Mandela did not only bring down an evil system through personal sacrifice and his persona, he also liberated the whole of South Africa and mankind.

Martin Luther King, Aung Sung Kyi amongst them, have fought for their people against slavery, and for civil rights and equality for all.

But no one in living memory has had to fight an evil such as apartheid.

Madiba, a man who, when offered to be released in 1985 on condition that he renounced violence, said, “no, only free men negotiate, prisoners do not.”

Over the last few days, many people have said, “let us keep Mandela’s legacy”.

We have no other choice, if we want a better world.

As President Obama observed two days ago at the memorial ceremony – to paraphrase him – All of us leaders in the world today should put the hand to our heart and ask “Am I in the footsteps of Mandela keeping that legacy alive?”

Mandela taught us many things – including sacrifice, love, and tolerance – but I will pick only three:

  • First, be ready to fight for what you believe in, and never give up your core values. The price could be high. The apartheid regime learnt of the steely resolve of Madiba on this.
  • However, be ready to listen to the fears of those on the other side, the spirit of genuine reconciliation. They do not have to lose so that you win. We can both win.
  • Realise you are human. None of us has all the knowledge, solutions. So beware of sycophancy.

These are lessons those of us privileged to lead in Africa, at this time, must not forget.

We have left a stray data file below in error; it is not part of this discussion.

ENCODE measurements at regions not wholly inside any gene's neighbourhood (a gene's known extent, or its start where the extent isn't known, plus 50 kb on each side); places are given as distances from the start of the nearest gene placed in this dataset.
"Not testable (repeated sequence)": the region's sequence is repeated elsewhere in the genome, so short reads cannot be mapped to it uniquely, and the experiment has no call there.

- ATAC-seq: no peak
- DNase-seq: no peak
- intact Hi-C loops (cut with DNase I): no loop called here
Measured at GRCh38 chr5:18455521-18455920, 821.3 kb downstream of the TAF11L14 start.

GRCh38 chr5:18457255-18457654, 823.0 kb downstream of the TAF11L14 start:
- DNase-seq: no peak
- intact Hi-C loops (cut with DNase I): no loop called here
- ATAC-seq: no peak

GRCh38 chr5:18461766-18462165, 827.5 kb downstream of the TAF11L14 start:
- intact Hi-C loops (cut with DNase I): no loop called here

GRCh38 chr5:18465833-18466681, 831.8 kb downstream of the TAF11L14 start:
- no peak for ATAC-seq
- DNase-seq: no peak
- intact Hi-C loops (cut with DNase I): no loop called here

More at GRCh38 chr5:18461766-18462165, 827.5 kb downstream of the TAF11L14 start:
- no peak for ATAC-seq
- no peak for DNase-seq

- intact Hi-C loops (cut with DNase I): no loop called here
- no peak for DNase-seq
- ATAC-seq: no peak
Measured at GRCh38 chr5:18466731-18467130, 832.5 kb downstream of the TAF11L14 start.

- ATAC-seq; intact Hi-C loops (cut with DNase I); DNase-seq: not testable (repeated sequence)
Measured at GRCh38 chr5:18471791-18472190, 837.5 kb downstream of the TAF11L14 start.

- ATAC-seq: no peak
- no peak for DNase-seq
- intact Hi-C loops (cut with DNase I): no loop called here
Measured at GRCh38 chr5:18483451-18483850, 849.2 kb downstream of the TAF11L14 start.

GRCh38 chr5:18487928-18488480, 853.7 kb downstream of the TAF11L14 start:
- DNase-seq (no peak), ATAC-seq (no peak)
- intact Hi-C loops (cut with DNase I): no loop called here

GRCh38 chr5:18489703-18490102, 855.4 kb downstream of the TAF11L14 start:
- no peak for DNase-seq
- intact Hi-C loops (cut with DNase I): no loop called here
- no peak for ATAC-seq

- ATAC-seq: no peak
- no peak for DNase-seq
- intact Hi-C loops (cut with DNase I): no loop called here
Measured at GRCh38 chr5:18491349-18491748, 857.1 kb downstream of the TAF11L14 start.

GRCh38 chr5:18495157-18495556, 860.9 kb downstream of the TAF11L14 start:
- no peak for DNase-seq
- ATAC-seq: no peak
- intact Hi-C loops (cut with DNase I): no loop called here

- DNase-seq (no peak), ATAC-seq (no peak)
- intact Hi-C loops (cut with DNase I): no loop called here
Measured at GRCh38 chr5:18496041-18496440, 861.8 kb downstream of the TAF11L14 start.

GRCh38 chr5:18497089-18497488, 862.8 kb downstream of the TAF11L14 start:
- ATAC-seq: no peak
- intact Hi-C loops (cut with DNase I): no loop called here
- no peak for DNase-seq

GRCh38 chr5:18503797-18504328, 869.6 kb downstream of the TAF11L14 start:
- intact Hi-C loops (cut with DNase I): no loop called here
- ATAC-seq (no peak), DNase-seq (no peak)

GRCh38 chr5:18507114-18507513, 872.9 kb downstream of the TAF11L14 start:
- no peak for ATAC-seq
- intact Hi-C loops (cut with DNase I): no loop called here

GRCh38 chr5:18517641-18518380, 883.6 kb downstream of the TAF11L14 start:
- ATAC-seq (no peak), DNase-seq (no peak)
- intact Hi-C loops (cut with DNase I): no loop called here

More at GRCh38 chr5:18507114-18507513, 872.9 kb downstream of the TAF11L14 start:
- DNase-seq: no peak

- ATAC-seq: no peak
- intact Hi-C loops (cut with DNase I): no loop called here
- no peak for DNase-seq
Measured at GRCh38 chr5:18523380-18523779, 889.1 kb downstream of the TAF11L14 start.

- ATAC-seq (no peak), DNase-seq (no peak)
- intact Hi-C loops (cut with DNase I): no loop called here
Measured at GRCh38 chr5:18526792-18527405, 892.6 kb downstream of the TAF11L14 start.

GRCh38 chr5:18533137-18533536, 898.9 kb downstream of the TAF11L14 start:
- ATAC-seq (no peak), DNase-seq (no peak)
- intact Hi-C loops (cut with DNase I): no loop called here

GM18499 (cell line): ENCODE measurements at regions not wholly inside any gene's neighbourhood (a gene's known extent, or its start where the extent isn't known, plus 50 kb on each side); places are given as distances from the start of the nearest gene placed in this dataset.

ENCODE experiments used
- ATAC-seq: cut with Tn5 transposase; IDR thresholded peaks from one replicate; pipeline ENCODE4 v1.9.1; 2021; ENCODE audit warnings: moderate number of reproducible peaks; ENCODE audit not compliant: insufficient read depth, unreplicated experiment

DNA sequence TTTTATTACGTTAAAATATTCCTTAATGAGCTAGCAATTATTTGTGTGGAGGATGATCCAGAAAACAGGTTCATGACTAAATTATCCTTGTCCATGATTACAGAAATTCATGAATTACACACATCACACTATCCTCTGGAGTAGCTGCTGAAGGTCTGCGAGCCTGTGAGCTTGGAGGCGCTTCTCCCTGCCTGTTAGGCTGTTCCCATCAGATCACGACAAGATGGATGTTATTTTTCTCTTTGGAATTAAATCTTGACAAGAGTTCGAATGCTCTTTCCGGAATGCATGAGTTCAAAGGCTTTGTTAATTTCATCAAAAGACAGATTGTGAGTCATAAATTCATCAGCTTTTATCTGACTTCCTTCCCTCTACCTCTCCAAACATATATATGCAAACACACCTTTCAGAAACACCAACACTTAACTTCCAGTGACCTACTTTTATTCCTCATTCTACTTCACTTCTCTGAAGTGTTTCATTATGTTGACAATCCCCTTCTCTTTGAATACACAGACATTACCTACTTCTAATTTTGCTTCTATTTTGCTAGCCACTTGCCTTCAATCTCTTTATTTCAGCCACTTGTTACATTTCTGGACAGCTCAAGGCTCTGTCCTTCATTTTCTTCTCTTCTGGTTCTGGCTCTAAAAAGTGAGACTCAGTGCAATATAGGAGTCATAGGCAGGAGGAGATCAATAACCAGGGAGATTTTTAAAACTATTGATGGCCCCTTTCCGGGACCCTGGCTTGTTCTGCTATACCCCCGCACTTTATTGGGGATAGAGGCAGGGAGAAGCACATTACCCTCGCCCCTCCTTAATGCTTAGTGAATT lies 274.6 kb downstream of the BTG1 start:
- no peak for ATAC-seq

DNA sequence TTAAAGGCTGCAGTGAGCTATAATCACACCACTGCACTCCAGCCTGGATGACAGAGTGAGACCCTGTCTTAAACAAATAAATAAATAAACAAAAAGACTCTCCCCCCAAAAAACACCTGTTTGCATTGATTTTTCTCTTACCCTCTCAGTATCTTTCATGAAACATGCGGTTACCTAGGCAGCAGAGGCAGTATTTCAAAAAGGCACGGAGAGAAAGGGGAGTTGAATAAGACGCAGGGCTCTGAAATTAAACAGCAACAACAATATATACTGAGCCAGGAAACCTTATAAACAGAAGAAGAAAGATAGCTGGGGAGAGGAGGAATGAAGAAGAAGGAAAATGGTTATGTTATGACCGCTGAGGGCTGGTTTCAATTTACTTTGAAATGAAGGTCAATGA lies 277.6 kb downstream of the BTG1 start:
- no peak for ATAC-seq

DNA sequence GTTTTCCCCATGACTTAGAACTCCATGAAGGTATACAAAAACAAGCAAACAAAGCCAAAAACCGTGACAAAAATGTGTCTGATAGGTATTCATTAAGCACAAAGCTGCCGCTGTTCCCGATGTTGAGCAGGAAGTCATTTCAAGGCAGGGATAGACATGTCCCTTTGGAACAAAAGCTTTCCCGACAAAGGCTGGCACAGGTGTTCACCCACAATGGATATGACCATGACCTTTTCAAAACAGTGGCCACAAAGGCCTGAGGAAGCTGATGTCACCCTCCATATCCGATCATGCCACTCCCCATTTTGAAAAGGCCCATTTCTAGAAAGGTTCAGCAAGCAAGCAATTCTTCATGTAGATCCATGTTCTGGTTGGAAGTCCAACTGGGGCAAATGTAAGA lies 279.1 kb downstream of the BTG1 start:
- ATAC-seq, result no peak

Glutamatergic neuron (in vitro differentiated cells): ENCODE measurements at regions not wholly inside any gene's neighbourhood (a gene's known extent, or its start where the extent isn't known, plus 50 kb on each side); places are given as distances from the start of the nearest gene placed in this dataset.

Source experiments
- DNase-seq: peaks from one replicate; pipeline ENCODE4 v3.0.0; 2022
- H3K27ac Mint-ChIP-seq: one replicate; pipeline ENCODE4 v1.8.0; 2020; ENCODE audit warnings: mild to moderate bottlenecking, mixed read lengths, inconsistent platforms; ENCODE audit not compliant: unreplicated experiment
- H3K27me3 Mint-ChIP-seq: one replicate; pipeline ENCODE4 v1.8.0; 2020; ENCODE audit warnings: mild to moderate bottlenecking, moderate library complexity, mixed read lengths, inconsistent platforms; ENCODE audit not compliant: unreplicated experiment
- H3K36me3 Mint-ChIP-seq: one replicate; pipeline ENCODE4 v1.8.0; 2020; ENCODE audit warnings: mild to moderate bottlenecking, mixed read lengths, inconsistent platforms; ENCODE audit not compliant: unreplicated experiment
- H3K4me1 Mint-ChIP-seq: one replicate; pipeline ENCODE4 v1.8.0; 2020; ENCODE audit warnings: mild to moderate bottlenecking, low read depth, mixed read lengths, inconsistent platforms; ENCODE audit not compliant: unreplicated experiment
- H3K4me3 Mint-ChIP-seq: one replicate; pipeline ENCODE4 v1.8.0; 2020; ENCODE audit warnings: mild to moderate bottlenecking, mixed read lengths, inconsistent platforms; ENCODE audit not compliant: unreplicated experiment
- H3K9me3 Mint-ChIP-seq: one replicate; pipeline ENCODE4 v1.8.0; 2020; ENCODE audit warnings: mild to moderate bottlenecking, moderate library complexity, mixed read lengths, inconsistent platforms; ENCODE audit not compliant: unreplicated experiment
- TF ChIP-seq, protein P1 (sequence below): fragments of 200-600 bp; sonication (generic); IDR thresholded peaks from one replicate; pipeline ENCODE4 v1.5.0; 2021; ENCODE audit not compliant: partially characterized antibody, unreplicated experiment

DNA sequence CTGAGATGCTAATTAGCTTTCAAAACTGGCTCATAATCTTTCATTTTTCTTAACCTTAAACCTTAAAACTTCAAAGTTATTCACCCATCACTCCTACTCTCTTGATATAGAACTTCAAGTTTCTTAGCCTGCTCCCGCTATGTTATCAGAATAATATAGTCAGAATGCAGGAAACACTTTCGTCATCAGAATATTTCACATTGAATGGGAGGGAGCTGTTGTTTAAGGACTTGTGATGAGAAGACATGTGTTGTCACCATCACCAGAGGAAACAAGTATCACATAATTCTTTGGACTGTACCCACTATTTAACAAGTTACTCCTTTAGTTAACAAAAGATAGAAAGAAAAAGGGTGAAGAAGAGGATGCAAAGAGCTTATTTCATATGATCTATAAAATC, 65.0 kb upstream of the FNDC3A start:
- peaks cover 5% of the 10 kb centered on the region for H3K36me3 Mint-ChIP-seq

The evil that Mandela had to fight was one based on color and bigotry.

That kind of evil, however, has no colour, nationality or religion.

Ken Saro-Wiwa was executed by that evil man General Sani Abacha despite Mandela’s repeated pleas.
Millions perished under the terror inflicted by the Khmer Rouge in Cambodia.

Evil has no gender.

In my own country, as Mandela was assuming office in 1994, a million people were being killed (in only three months).

Some of those perpetrators were women; those who give life, yet evil to the extent of killing babies and children because their birth circumstances were different.

Today, many people in the world are deprived of their humanity, freedoms, property or voice simply because of their ideas, religious group or ethnic origin.

A lot of evil happens in the world because we are accomplices, or at the very least, bystanders.
How many nations and leaders in the world, either by their acts of omission or commission, were accomplices in Mandela’s incarceration?

Some even said, reflecting the lexicon of the day, that their refusal to support his cause was part of the fight against global communism!

As we say goodbye to Madiba, it is not the time to look backward. Indeed, he would have liked us to look to the future.

From time to time, history brings forth giants.

Mandela was such a historical giant, a colossus of our time.

Madiba sacrificed to free his people. But not only his people.

Through his courageous acts, he also was able to free the perpetrators locked in fear.

By his sacrifice, he was able to chart a better future for Africa and her people.

We cannot replace Madiba. No one can.

But today, each one of us has a duty.

The very first time I met President Mandela was, I believe around 2001, when he was the mediator for the Burundi civil war, having just replaced Mwalimu Julius Nyerere who had passed on.

I will never forget the man I saw that day – character, discipline, empathy and clarity of vision. I will never forget that day.

As we extend our condolences to the family of Madiba and the People of South Africa, those of us here today; who play a modest but vital role in the transformation of Africa, must bear in mind that Madiba leaves us a big assignment.

Remember what he said about poverty: “Millions of people are trapped in the prison of poverty – set them free; like slavery and apartheid, poverty is man-made. It can be overcome.”

We cannot afford to fail. And we shall not fail.

Let us ask ourselves, each day, if Madiba woke up and asked how we are doing?

Let each one of us in a position of influence, big or small, be able to say,
Sleep well Madiba.

Your sacrifices were not in vain.

That is the best way to honour Madiba’s memory.

Thank you all and God bless Africa.